Actually, reading through the booklet with my Criterion copy, it seems all the licensing, including stills reproduced on the cover, is owned by Toho International.



    I suddenly remembered that there actually were a couple of lawsuits about Seven Samurai ownership, and so I dug into the available Kurosawa literature for more information. Most of the following comes from Stuart Galbraith IV’s Kurosawa biography (especially page 196).

    The writers of Seven Samurai — Kurosawa, Oguni and Hashimoto — sued Toho in the 1970s as they had not received any payment for the American remake The Magnificent Seven. In 1978, the Tokyo District Court agreed with them, declaring that the writers owned the remake rights, and that MGM (the producer of The Magnificent Seven should also compensate the three writers).

    In 1991, MGM in turn sued Toho and Kurosawa Production, probably to test the waters for the planned Magnificent Seven TV series, which ultimately ran from 1997 to 2000. The lawsuit was settled out of court, with Kurosawa and the other writers retaining ownership to the copyright and all other rights to the screenplay, including remake and sequel rights — with the exception of the western genre, where MGM has the right to produce remakes and sequels.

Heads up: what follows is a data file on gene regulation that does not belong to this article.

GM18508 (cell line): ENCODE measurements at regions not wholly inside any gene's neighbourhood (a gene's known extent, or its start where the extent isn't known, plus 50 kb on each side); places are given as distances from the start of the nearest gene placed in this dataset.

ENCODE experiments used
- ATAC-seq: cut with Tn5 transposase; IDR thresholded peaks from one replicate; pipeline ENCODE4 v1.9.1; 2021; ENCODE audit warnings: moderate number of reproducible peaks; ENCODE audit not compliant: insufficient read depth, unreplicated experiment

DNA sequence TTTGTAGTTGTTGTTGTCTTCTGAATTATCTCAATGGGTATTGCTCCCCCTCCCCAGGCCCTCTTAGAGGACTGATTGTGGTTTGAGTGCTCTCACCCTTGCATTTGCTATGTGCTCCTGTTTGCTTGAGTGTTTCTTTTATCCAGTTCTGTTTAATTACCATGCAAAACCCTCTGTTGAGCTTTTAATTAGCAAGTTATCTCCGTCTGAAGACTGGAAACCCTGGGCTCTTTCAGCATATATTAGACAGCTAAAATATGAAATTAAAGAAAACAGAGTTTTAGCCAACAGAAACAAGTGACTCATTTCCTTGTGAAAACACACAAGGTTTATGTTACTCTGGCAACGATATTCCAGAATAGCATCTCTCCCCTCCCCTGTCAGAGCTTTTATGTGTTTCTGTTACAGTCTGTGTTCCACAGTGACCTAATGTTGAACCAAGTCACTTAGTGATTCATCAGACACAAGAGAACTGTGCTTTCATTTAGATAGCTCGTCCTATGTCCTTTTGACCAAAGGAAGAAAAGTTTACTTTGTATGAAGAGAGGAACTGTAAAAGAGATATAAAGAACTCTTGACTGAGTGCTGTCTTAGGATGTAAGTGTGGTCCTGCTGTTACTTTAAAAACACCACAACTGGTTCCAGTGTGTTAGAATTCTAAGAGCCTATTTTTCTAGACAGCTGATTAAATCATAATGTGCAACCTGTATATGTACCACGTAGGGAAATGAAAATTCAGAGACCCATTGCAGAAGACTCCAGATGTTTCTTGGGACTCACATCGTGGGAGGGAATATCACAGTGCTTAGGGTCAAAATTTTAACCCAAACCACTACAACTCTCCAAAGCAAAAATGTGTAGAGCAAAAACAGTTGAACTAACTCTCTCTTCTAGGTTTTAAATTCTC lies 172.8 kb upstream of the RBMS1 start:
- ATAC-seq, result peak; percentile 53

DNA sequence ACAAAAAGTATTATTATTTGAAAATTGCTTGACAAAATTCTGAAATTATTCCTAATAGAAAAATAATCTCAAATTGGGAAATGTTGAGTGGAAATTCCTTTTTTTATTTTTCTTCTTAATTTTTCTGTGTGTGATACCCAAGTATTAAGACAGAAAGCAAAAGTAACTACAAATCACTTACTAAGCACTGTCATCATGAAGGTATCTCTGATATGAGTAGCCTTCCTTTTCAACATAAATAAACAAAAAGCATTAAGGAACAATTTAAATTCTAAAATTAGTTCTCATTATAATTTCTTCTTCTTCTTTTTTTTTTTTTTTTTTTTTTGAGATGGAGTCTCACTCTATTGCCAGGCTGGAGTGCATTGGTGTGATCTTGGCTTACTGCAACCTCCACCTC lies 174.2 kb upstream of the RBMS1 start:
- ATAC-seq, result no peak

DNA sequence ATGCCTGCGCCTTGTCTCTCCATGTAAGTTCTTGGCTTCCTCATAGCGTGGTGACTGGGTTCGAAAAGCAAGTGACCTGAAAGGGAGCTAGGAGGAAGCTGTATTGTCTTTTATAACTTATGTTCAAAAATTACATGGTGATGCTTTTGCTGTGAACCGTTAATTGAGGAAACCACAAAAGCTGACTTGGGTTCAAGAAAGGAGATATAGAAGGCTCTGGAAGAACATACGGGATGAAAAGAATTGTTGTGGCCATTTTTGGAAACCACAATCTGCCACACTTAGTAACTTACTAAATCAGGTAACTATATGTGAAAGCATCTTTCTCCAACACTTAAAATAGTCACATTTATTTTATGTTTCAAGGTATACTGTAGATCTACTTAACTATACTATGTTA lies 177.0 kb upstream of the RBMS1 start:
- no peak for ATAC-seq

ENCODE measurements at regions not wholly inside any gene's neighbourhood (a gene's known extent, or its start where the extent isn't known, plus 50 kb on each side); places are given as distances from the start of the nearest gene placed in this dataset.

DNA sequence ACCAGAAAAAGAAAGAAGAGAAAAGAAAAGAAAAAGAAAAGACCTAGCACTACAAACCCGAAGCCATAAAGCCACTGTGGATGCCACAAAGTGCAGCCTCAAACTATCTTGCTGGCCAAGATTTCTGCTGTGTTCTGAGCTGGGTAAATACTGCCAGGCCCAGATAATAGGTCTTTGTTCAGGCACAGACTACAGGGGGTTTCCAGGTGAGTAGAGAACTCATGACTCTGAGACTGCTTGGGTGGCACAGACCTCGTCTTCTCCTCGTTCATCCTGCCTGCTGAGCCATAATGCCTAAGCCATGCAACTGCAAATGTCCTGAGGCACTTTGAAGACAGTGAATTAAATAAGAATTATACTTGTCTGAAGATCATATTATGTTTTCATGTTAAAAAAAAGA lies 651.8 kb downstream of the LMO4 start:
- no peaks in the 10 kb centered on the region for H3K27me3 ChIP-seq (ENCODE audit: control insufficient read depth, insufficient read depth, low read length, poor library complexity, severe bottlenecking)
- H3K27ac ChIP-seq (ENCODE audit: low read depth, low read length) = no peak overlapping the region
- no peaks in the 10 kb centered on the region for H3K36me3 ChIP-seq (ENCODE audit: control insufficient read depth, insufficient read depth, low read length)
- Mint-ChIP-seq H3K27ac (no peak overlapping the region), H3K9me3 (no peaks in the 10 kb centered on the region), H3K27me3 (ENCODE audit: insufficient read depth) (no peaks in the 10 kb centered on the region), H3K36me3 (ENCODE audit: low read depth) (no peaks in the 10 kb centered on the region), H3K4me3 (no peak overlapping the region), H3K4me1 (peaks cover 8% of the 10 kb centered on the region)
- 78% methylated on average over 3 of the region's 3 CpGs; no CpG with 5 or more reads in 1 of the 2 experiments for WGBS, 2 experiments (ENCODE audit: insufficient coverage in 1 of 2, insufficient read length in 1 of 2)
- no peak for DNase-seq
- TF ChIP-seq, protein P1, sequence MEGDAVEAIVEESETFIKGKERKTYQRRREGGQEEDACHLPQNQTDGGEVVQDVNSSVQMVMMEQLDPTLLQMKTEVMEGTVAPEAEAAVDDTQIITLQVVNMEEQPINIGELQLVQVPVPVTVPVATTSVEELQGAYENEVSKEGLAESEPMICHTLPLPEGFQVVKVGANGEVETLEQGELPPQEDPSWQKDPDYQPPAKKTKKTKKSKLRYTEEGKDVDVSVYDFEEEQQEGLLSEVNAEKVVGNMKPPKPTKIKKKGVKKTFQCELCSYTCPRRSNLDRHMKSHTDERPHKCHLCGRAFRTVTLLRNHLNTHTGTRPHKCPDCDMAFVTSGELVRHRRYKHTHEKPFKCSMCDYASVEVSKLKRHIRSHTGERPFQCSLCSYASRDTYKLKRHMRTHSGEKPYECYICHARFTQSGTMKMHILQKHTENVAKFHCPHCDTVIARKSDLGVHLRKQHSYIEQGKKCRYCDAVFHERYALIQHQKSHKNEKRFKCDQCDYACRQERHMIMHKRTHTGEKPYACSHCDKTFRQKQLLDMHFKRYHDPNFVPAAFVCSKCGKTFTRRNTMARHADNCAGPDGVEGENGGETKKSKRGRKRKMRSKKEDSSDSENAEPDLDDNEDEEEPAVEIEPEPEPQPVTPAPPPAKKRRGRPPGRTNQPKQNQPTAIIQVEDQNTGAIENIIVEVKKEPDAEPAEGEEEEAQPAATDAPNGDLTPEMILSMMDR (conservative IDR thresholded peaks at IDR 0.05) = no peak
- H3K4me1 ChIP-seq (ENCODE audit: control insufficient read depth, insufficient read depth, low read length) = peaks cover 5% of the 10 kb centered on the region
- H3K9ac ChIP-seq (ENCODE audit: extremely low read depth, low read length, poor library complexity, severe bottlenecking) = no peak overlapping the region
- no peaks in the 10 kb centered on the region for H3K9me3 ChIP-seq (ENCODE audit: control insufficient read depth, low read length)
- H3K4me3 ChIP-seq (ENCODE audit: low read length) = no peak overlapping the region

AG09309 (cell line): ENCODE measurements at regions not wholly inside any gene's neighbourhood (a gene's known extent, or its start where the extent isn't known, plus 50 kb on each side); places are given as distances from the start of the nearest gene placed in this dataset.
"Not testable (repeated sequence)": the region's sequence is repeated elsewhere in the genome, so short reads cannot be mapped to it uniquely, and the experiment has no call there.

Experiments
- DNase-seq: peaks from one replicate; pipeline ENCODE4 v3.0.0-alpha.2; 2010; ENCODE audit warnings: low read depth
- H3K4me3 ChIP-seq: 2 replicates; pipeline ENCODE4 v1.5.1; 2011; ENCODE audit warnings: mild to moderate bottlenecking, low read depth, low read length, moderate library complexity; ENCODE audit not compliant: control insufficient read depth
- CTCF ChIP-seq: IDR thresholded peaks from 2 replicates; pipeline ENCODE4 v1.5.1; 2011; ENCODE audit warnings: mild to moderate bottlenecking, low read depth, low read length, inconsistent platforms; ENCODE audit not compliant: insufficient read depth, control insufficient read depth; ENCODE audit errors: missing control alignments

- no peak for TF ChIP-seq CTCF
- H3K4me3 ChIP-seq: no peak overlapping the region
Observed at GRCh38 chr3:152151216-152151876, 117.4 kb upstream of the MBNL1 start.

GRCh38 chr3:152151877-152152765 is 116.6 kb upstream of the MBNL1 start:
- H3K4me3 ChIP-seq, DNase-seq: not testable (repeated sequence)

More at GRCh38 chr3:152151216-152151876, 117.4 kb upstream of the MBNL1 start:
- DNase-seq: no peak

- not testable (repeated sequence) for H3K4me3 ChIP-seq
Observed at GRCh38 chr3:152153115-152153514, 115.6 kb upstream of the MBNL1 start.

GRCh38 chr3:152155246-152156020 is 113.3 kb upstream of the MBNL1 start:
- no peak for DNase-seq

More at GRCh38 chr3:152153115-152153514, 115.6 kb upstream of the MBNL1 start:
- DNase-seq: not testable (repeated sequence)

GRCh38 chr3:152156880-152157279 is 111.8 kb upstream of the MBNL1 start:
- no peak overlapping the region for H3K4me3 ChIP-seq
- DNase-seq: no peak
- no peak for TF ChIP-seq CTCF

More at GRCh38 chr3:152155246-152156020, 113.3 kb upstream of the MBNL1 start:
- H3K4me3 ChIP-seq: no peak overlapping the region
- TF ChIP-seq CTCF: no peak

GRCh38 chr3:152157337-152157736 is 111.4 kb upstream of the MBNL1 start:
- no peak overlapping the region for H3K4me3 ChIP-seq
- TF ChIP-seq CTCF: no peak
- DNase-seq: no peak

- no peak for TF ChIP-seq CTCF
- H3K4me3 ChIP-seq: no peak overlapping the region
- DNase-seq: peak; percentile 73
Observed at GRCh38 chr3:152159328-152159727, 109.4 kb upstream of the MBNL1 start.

With this in mind, Kurosawa Productions should really have the rights, or at least Kurosawa’s part of the rights. However, this is probably complicated by a couple of things:

    1) DesignEXchange Co, which purchased rights to Kurosawa screenplays in 2007, went bankrupt in 2011. I never found out what exactly happened to the screenplay rights.

    2) There were reports that the American company Splendent Media had acquired all remake rights following DesignEXchange’s collapse. However, there was confusion about this, and the Splendent Media homepage now simply states that they are “not the exclusive representative of remake rights to works of Akira Kurosawa. Kurosawa Productions, owner of the remake rights, looks forward to working with Splendent to promote production of remakes on a project by project basis.”